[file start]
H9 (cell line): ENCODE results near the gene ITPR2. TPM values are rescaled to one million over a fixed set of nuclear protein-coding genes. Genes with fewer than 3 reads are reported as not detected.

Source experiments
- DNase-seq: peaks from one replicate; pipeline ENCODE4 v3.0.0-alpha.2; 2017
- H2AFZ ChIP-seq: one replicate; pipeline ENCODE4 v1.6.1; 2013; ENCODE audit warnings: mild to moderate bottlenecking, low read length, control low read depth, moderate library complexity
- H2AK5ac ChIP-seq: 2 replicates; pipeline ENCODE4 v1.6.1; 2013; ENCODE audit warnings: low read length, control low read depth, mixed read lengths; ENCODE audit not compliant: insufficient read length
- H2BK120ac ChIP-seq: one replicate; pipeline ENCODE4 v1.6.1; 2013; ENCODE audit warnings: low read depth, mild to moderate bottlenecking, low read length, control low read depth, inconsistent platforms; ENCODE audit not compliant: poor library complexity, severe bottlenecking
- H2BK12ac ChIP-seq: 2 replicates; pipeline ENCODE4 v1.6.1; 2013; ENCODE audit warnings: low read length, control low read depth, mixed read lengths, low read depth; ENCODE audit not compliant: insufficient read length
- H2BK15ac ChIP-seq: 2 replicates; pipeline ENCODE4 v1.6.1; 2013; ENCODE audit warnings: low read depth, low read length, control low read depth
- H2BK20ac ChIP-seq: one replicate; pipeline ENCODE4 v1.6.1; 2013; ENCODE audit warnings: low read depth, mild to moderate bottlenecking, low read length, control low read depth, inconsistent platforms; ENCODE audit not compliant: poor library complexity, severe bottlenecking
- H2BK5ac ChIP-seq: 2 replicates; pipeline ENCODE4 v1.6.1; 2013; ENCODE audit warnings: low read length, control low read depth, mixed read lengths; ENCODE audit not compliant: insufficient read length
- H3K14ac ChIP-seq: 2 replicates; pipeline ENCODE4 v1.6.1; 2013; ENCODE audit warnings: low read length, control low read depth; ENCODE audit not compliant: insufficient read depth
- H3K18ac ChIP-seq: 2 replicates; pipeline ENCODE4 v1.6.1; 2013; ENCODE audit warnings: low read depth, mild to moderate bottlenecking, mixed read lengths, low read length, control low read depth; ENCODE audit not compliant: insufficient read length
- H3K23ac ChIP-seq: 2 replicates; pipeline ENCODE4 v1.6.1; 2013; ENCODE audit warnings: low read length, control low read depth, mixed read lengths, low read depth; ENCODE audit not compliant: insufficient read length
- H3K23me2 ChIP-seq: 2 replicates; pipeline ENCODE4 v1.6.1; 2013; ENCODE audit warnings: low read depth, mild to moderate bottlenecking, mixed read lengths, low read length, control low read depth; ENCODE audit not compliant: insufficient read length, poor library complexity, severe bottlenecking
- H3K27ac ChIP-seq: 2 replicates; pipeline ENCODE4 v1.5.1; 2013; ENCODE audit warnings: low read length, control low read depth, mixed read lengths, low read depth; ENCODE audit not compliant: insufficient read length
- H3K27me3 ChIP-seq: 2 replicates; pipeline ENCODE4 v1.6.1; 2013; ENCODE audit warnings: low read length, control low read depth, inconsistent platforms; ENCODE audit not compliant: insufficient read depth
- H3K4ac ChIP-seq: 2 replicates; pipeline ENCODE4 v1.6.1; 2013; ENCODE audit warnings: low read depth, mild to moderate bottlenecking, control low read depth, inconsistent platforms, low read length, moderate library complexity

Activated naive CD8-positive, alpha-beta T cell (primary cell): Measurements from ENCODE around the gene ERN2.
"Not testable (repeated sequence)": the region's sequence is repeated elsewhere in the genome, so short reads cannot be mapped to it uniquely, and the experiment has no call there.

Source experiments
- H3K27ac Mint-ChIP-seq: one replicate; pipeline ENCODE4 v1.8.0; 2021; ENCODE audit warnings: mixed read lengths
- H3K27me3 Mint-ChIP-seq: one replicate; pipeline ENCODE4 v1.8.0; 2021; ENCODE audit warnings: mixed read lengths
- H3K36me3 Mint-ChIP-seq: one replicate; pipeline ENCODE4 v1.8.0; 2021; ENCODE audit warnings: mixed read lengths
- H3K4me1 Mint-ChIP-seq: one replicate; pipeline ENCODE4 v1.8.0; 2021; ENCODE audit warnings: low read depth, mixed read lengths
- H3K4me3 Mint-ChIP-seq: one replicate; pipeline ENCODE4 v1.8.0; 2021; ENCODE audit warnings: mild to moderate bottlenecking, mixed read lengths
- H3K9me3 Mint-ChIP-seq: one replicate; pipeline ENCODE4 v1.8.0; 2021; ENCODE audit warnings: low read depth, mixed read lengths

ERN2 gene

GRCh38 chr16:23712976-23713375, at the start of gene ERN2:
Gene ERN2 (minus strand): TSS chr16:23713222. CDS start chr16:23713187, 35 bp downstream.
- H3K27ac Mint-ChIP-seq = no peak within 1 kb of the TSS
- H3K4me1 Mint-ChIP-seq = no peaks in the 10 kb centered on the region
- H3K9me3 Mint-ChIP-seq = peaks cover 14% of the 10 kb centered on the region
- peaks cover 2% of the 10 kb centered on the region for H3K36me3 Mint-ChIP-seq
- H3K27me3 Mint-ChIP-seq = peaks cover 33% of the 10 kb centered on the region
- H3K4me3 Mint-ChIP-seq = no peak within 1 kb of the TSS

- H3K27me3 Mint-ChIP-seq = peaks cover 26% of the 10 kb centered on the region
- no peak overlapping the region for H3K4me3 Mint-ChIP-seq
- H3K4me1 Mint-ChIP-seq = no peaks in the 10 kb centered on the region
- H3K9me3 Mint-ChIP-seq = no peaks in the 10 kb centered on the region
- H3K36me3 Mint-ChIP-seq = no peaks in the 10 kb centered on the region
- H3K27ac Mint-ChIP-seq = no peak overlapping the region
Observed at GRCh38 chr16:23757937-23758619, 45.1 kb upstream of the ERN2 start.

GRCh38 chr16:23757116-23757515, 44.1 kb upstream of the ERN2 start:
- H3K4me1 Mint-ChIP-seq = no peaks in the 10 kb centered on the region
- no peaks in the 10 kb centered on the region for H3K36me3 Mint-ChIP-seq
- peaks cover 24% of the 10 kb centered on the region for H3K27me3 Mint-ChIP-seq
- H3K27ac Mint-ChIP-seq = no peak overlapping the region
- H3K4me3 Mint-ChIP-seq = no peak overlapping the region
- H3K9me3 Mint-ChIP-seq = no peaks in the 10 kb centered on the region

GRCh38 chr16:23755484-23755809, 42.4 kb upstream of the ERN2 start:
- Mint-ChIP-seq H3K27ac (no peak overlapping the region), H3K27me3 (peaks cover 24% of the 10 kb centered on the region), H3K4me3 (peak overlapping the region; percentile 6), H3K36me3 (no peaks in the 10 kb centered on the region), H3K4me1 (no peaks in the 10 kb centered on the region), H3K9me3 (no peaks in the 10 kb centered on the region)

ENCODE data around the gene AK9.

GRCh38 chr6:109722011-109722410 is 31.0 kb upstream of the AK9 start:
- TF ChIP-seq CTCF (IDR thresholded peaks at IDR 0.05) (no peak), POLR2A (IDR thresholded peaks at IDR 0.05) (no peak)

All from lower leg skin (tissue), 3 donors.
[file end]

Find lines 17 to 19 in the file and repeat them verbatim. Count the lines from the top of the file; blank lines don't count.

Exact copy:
- H3K4ac ChIP-seq: 2 replicates; pipeline ENCODE4 v1.6.1; 2013; ENCODE audit warnings: low read depth, mild to moderate bottlenecking, control low read depth, inconsistent platforms, low read length, moderate library complexity

Activated naive CD8-positive, alpha-beta T cell (primary cell): Measurements from ENCODE around the gene ERN2.
"Not testable (repeated sequence)": the region's sequence is repeated elsewhere in the genome, so short reads cannot be mapped to it uniquely, and the experiment has no call there.